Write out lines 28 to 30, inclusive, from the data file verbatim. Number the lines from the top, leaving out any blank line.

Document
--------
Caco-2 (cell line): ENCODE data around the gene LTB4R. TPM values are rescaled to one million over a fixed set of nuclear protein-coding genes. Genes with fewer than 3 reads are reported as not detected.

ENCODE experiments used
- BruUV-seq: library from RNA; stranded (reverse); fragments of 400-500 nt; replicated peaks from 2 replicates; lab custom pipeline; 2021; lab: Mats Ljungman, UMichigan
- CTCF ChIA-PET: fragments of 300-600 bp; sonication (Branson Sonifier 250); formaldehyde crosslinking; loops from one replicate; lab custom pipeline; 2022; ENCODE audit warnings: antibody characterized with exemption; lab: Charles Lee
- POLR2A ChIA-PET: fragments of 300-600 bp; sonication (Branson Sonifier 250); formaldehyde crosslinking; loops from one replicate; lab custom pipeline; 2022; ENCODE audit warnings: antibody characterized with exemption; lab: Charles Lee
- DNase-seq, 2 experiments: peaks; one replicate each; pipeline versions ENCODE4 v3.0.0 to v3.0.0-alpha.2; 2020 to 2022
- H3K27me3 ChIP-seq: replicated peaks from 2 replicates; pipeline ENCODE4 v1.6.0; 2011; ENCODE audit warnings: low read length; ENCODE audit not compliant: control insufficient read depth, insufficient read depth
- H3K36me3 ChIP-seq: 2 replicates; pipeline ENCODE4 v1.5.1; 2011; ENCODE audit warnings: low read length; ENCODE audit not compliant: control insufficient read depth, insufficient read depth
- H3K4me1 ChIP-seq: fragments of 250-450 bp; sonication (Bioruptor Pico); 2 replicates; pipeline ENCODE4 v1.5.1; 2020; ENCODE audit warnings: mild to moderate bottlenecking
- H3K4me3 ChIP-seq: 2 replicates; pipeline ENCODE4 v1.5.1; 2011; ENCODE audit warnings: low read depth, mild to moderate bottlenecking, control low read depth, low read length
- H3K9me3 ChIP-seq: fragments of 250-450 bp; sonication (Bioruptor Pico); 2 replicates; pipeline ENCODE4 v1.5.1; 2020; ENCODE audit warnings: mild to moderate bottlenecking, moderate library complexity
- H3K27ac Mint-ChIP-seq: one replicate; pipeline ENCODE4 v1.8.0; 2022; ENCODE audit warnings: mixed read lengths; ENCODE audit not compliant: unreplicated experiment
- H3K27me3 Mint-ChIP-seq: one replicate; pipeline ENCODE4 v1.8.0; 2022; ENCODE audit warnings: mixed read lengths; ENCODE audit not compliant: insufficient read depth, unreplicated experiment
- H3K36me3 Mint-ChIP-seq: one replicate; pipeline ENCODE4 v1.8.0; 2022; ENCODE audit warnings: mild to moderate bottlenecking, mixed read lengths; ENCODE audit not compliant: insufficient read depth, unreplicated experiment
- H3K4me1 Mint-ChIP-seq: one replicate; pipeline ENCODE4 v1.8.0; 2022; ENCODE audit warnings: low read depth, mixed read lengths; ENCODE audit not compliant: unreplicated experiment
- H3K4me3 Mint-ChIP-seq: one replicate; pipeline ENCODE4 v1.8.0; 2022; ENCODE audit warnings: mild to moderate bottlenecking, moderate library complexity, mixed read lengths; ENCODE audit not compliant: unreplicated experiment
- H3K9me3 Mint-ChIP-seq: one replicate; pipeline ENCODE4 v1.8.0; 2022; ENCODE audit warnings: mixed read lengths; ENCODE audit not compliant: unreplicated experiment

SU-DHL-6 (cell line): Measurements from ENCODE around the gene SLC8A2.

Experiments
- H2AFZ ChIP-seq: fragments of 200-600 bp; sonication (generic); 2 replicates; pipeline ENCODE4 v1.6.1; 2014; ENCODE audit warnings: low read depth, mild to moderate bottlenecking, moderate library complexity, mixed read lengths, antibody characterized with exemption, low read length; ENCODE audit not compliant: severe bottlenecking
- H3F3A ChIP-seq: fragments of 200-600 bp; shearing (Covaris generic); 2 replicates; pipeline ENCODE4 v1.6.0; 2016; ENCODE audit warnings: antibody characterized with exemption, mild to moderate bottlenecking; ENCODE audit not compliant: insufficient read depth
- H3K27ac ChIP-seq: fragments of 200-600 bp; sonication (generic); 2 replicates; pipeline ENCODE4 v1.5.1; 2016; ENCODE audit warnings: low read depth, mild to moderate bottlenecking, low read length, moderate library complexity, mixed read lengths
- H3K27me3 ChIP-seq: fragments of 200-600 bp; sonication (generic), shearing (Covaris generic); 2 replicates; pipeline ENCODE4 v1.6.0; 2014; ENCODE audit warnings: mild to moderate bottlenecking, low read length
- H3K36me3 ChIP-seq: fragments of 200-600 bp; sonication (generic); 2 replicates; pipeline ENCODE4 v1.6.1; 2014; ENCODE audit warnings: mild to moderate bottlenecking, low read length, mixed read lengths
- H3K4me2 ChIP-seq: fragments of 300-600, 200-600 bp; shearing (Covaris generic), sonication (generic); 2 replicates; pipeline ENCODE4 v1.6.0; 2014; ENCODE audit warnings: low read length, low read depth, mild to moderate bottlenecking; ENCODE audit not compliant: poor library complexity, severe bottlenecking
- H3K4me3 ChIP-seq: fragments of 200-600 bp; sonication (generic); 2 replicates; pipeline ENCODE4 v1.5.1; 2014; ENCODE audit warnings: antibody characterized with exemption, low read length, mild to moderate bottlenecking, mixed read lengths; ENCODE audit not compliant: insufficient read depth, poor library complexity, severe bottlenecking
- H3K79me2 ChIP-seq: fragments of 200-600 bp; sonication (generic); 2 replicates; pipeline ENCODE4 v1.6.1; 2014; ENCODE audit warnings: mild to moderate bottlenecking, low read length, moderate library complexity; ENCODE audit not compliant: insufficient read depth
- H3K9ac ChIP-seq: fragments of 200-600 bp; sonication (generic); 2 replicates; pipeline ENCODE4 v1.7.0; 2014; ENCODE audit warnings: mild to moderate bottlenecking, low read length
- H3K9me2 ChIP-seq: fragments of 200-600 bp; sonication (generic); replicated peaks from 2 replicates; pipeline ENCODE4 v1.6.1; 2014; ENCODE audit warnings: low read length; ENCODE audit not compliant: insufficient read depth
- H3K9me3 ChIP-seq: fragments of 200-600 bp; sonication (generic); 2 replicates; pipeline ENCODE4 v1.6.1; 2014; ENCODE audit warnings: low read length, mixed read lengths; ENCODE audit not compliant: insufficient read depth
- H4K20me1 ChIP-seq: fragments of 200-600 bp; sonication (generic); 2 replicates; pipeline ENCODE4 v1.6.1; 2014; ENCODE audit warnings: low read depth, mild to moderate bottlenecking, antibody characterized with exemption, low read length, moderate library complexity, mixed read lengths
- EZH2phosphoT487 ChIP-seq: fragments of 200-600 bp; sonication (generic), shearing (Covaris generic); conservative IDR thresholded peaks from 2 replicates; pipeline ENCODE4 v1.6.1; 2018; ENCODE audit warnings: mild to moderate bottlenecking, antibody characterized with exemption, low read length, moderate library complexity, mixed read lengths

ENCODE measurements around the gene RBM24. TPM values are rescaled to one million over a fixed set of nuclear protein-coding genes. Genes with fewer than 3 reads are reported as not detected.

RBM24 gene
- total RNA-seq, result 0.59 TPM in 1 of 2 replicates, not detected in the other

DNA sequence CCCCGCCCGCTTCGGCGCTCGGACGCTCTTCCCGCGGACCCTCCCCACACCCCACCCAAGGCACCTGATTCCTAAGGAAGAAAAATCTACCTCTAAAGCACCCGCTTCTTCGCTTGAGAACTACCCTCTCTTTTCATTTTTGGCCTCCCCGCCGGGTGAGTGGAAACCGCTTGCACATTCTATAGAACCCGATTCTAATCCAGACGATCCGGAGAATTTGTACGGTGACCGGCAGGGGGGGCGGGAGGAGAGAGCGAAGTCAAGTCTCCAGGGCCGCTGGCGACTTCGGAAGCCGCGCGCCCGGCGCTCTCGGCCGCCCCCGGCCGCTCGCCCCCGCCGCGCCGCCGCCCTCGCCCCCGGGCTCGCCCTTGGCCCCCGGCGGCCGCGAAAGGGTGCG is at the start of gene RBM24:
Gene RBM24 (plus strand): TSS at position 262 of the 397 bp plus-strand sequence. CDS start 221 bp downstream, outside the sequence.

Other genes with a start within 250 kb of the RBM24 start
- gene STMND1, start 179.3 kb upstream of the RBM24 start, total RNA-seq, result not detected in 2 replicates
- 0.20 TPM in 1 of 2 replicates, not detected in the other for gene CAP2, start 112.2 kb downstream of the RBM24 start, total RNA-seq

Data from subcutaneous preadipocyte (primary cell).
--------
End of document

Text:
- H3K9ac ChIP-seq: fragments of 200-600 bp; sonication (generic); 2 replicates; pipeline ENCODE4 v1.7.0; 2014; ENCODE audit warnings: mild to moderate bottlenecking, low read length
- H3K9me2 ChIP-seq: fragments of 200-600 bp; sonication (generic); replicated peaks from 2 replicates; pipeline ENCODE4 v1.6.1; 2014; ENCODE audit warnings: low read length; ENCODE audit not compliant: insufficient read depth
- H3K9me3 ChIP-seq: fragments of 200-600 bp; sonication (generic); 2 replicates; pipeline ENCODE4 v1.6.1; 2014; ENCODE audit warnings: low read length, mixed read lengths; ENCODE audit not compliant: insufficient read depth